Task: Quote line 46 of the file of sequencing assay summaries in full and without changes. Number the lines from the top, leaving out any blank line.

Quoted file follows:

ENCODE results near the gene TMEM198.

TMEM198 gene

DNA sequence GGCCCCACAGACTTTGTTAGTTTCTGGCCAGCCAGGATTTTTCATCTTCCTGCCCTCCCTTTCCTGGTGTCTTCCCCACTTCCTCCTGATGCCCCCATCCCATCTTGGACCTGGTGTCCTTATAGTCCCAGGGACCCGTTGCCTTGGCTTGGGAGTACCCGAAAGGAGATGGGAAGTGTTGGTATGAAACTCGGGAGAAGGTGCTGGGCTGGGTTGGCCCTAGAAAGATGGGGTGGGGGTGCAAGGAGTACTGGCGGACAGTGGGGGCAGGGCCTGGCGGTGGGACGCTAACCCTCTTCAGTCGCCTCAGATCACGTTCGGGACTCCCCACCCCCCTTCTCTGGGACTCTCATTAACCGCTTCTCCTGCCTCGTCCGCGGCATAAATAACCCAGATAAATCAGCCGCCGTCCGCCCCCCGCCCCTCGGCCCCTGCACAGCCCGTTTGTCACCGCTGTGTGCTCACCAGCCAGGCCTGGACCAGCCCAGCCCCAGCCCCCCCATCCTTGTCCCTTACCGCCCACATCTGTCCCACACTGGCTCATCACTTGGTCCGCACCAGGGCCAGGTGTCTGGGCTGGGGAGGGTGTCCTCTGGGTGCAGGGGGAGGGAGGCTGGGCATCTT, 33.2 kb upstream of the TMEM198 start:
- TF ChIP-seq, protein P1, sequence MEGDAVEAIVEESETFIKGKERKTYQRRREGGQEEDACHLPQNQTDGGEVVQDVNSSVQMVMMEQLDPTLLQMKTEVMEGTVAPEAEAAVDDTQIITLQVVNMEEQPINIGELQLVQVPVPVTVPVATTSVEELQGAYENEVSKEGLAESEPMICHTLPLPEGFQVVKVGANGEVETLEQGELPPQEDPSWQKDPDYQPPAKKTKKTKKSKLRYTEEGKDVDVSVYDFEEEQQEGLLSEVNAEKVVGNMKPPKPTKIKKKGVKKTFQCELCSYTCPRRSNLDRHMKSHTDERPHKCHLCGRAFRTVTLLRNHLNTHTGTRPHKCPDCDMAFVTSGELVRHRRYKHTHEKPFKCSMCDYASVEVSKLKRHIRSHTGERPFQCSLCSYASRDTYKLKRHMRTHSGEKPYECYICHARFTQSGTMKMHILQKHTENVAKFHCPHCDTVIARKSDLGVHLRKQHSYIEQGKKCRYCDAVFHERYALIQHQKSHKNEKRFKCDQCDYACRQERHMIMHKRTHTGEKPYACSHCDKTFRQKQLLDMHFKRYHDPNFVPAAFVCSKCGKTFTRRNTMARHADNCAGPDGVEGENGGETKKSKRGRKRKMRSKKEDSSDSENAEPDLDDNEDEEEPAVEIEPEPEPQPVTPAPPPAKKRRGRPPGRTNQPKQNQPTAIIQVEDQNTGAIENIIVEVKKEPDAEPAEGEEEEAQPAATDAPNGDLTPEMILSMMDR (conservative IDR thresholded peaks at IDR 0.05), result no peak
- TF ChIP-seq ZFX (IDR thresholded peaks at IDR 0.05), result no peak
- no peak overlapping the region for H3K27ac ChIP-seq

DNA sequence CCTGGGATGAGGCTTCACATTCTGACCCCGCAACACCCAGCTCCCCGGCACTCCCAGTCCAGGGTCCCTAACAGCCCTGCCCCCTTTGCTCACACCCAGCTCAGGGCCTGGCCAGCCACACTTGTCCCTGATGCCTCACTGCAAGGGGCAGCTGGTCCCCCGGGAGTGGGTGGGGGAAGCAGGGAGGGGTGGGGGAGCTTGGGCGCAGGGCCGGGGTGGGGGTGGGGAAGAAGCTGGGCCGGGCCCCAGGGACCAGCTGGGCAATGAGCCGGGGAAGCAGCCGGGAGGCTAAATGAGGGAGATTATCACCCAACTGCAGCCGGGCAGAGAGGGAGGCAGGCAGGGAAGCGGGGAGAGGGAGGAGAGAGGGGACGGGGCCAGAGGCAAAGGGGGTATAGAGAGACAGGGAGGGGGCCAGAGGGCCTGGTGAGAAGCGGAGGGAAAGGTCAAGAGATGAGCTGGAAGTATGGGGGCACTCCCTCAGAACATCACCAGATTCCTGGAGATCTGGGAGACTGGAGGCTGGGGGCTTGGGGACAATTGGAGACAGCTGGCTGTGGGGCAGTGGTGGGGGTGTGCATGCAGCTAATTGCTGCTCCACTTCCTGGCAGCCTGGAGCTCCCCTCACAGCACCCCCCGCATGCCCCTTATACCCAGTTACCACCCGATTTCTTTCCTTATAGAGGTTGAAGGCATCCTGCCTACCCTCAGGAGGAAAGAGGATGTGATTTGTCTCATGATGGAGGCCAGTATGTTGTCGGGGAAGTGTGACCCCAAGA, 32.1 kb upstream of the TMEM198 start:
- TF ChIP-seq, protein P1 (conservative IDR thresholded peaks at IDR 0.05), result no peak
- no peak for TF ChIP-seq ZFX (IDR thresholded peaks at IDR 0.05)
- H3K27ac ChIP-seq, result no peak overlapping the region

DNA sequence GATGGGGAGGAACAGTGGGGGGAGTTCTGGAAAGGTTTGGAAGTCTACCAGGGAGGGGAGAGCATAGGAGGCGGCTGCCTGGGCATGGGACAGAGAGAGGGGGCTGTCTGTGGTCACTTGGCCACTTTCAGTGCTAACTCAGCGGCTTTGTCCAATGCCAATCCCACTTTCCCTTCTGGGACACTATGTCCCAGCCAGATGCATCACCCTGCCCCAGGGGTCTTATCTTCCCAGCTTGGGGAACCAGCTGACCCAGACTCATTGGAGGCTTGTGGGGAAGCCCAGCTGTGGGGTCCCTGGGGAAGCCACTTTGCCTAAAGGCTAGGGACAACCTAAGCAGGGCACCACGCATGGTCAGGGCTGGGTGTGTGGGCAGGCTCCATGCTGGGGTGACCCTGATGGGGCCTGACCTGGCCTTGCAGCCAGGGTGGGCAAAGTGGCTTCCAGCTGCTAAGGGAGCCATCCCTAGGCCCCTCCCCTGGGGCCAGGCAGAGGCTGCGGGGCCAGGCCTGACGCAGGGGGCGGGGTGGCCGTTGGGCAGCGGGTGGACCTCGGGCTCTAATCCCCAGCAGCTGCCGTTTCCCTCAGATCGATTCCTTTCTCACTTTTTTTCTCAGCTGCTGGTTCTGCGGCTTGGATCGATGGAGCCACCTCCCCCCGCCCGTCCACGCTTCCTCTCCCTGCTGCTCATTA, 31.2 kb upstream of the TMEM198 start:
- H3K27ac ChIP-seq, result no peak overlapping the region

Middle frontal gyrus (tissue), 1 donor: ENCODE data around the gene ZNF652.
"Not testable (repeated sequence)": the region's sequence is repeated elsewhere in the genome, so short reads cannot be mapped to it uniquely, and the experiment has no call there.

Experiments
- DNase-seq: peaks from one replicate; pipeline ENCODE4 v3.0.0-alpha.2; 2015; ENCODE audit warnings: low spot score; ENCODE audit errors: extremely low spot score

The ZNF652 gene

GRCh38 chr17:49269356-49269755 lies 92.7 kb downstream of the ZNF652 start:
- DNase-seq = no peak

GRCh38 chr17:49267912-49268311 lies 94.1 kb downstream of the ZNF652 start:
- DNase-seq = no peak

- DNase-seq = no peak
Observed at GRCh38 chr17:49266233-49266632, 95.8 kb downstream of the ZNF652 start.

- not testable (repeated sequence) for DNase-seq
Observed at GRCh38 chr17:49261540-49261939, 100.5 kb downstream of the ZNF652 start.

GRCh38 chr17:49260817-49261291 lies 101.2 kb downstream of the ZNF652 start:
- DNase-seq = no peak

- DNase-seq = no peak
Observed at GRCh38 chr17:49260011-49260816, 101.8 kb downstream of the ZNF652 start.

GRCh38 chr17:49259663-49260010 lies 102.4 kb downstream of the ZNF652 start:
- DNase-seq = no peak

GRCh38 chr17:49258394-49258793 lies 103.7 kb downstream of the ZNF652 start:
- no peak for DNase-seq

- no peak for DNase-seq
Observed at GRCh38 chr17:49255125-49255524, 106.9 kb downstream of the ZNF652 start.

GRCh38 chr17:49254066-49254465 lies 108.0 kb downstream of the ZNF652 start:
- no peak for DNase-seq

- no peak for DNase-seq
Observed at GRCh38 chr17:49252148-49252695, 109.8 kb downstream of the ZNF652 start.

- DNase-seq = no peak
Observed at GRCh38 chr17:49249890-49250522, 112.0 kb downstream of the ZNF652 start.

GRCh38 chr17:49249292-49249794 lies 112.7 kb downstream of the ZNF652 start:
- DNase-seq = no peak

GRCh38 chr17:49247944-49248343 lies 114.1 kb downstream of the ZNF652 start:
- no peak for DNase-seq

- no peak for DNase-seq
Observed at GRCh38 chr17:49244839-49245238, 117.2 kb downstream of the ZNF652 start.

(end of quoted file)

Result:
- no peak for DNase-seq